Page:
A new paper in the Wisconsin Medical Journal questions how frequentlyteens are being prescribed prescription psychiatric medications in the state. The researcher, a child psychologist at Rogers Memorial Hospital in West Allis, reviewed 200 admissions to a state mental health facility in Madison. He found that for many of the boys, an important part of their treatment was weaning them off the multiple medications they had already been prescribed. The 200 admissions to the Mendota Mental Health Institute in Madison were for boys between the ages of 9 and 17 years. (There were a few multiple admissions of the same patient.) Mendota is one of two inpatient psychiatric facilities in the state, the other being the Winnebago Mental Health Institute in Oshkosh, which also treats children and teenagers. Mendota, however, “cares for the most complex and challenging patients in Wisconsin,” the paper says.
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Dr. Alexander Scharko found that, on average, patients were taking two or three psychiatric medications upon their admission, but by the time of their discharge, they were taking one or two. The boys were hospitalized anywhere from a few days to more than 30; most were discharged after two weeks or less. “The use of multiple medications was common,” the paper says, “and treatment included a reduction in the number of psychiatric medications by at least one medication.” The boys admitted to Mendota were identified as suffering from mood disorders, disruptive behavior disorders, attention deficit-hyperactivity disorder, some kind of adjustment disorder, marijuana abuse or autistic or bipolar disorders. The most common diagnoses were general mood or disruptive behavior disorders. Could multiple psychiatric medications have contributed to these problems? “Psychiatric medications may induce behavioral adverse effects in at least a subset of patients,” the paper concludes.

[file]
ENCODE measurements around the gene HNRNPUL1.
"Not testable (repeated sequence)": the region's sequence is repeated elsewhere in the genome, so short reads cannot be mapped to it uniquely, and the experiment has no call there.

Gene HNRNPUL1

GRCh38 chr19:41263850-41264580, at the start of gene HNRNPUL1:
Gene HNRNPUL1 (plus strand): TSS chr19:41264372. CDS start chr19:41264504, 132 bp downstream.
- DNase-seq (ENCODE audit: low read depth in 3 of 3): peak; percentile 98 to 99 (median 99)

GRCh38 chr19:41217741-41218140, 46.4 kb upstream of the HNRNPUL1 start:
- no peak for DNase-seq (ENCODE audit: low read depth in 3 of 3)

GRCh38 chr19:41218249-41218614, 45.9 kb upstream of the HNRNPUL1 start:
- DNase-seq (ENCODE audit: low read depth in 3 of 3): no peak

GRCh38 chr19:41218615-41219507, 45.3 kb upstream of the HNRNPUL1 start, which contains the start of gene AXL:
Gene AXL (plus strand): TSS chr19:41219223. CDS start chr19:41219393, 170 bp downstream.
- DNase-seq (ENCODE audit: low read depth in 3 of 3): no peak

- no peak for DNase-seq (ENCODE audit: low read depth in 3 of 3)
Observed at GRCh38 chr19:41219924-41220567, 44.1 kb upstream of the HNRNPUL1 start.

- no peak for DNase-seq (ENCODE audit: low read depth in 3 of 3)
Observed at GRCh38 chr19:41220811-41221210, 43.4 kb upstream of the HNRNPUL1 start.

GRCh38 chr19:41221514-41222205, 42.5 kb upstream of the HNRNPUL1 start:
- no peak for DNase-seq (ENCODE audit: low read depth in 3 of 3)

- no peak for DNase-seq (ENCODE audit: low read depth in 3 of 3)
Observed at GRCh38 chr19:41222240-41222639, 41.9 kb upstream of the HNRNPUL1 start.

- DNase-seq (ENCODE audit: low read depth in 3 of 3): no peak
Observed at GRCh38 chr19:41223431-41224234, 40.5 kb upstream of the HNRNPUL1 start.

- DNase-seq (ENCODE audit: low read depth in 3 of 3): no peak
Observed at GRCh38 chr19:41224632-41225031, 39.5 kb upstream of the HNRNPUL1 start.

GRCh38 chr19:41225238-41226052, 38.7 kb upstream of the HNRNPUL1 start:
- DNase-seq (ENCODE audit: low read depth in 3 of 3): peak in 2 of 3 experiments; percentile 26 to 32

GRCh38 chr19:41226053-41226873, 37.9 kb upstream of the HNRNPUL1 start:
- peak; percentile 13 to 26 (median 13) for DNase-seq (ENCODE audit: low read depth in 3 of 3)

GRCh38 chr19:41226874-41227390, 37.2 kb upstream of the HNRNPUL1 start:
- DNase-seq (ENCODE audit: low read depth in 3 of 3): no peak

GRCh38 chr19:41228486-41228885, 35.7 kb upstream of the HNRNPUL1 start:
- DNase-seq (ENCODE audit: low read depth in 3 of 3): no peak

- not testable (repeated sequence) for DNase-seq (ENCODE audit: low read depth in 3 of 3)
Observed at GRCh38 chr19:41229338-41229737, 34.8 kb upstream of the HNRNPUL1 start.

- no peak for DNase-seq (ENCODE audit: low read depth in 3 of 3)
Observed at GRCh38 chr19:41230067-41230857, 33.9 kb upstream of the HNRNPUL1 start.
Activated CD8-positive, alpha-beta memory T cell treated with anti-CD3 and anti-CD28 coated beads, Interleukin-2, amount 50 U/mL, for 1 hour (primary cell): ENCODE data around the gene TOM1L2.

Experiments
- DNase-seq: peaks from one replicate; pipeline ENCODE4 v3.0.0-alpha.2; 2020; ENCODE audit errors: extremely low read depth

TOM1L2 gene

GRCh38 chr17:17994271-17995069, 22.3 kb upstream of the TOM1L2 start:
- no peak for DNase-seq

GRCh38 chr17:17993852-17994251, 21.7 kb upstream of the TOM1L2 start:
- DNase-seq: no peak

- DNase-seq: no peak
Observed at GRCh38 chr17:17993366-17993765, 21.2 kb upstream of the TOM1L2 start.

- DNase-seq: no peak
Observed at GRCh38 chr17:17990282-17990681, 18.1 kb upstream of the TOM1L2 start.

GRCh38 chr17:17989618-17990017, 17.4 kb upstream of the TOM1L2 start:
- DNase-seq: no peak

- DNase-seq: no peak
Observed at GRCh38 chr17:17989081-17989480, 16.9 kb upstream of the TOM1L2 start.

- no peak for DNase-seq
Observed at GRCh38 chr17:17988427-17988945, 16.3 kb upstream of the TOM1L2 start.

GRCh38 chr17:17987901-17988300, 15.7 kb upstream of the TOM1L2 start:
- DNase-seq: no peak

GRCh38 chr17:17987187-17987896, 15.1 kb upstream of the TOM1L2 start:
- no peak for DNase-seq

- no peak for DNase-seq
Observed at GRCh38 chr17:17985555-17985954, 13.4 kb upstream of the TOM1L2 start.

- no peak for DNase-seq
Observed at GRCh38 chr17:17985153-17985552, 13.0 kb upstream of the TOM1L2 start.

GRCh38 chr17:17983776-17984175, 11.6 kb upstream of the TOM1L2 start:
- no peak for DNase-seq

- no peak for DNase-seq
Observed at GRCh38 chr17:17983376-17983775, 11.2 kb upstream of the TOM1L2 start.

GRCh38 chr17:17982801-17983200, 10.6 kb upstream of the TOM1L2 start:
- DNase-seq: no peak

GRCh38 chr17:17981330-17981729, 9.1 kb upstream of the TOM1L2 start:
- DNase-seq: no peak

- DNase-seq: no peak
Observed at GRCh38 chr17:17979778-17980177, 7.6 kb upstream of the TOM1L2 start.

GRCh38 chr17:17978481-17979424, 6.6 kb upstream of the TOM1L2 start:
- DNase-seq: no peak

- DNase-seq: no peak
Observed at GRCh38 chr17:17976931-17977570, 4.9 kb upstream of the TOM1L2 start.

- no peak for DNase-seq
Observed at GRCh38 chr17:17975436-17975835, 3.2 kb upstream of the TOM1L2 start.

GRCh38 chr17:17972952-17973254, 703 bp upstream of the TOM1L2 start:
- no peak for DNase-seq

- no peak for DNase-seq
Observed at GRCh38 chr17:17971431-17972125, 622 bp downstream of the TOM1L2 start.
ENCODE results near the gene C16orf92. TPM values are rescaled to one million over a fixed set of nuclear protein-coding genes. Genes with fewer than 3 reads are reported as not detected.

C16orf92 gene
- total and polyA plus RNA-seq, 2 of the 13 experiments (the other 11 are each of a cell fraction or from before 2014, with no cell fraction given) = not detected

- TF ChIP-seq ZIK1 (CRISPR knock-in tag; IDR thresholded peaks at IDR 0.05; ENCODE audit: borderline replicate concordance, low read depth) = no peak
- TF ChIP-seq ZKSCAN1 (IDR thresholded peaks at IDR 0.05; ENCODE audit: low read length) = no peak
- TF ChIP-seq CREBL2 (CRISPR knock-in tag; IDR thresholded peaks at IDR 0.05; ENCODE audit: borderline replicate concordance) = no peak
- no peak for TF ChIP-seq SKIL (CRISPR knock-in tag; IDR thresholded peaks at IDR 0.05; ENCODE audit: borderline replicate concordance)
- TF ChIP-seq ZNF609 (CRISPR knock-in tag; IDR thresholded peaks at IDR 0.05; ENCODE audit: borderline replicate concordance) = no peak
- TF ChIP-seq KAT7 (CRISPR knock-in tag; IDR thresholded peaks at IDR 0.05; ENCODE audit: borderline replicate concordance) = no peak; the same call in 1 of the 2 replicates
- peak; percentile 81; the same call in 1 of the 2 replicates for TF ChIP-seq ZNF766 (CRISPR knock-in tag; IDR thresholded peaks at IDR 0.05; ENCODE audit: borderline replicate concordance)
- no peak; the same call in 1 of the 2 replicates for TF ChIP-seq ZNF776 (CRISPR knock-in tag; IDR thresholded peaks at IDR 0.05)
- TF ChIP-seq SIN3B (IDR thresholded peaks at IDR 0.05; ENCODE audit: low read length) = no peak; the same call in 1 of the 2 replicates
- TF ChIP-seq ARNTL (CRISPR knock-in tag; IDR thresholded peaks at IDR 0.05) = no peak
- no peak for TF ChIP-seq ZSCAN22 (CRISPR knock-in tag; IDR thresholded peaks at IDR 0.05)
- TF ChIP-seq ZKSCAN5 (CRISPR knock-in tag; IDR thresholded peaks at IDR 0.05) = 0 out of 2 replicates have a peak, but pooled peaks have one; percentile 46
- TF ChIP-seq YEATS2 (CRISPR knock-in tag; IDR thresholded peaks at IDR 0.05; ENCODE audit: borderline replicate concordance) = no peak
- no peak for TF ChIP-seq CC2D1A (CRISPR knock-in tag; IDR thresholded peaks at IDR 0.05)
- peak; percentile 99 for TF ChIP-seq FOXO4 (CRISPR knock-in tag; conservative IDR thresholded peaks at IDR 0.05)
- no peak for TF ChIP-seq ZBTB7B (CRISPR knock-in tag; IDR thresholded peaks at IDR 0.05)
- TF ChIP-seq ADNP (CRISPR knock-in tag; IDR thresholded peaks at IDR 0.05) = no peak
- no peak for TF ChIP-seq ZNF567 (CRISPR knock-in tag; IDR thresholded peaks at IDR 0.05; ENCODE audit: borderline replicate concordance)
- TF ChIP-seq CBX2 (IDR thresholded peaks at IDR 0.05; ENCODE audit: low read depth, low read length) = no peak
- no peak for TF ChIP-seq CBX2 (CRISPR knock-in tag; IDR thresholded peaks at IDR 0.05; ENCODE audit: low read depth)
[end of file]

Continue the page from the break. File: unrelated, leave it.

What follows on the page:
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Scharko tells NewsBuzz that anti-depressants and anti-anxiety medications carry both benefits and consequences for their users. “Psychiatric medications are powerful,” he says, “and able to induce agitation and disinhibition,” and due to U.S. Food and Drug Administration policy, he notes, antidepressants carry a “black box” warning stating that their use may increase suicidal thinking and behavior in some children and adolescents. The FDA began requiring the “black box” in 2004 after a review of past studies found that among about 2,200 children prescribed anti-depressants, about 4 percent “experienced suicidal thinking or behavior, including actual suicide attempts, twice the rate of those taking placebo,” according to the National Institutes of Health. “Psychiatric medications are prescribed a lot, and in the past ten years, there has been a great increase in prescribing these medications in the pediatric population,” Scharko says. Anthony Hains, chair of the Department of Educational Psychology at UW-Milwaukee, argues that it’s difficult, when looking at the admissions data, to determine whether the medications prompted the hospitalizations or whether the boys, who were mentally ill, happened to be on several medications because of the severity of their illness.“The side effects of any type of medication for any age group are sort of limited,” he says. For example, a child may report “feeling funny” because of medication for attention deficit-hyperactivity disorder. “Is that severe enough that it’s causing hospitalization? Probably not.” But Hains says it’s a positive sign that Mendota staff is closely evaluating the many medications their patients have been prescribed. “You get all these multiple things, and do they really need them?”Scharko says research into the effects of juveniles taking psychiatric medications designed for adults has not kept pace with their increasing use. A lack of funding could be one explanation for the dearth in research, he suggests, or a lack of child psychiatrists with research training. Bruce Rhoades, a board member for the Wisconsin chapter of the National Alliance on Mental Illness and a retired psychiatrist, says there are ethical barriers to such research. “It’s hard to explain to a parent, ‘We’re going to do an experiment on your kid.’” He adds, “What we would really like to see is specific diagnoses leading to specific medicinal interventions, but there are not enough studies to say when you have anger, this is what you should do with medication, or if you have depression, this is what you should do.” Faced with this shortage of research, psychiatrists often prescribe medications for children that have been approved by the FDA for adults but never specifically approved for pediatric use.